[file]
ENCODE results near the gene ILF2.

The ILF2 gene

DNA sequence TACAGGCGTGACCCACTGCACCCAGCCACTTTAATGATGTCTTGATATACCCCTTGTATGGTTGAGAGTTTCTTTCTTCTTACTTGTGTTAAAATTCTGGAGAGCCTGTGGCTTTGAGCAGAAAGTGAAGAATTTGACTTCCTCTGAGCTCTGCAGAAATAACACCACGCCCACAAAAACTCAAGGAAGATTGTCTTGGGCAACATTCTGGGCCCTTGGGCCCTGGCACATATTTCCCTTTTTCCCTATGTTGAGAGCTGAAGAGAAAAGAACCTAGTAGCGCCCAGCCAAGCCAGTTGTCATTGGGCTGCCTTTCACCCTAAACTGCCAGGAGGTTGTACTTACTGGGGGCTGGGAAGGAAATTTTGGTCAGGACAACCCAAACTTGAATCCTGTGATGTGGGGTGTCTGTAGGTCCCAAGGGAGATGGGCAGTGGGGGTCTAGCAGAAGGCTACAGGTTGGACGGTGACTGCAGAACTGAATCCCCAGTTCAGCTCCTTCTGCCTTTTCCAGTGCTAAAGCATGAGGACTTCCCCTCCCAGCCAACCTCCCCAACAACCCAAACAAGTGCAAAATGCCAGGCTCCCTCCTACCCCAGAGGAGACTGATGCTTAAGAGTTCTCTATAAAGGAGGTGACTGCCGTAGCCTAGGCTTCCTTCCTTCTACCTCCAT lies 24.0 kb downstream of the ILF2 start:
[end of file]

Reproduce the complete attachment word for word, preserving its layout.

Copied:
ENCODE results near the gene ILF2.

The ILF2 gene

DNA sequence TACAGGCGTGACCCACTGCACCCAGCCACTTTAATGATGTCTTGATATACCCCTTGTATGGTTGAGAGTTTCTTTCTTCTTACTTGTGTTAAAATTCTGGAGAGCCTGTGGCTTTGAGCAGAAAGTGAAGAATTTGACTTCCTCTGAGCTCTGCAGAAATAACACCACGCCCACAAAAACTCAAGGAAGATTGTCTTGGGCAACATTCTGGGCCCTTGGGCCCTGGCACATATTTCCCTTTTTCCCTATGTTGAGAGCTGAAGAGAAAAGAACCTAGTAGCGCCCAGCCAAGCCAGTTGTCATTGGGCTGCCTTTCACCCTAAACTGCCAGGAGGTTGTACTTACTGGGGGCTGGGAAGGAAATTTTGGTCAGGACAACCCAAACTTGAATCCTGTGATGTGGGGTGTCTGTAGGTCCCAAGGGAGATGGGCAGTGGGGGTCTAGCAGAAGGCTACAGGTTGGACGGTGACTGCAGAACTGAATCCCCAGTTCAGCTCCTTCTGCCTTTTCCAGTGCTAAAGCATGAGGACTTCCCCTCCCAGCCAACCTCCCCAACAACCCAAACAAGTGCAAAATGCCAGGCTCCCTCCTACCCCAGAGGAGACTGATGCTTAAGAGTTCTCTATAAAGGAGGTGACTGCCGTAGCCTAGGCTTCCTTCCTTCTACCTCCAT lies 24.0 kb downstream of the ILF2 start: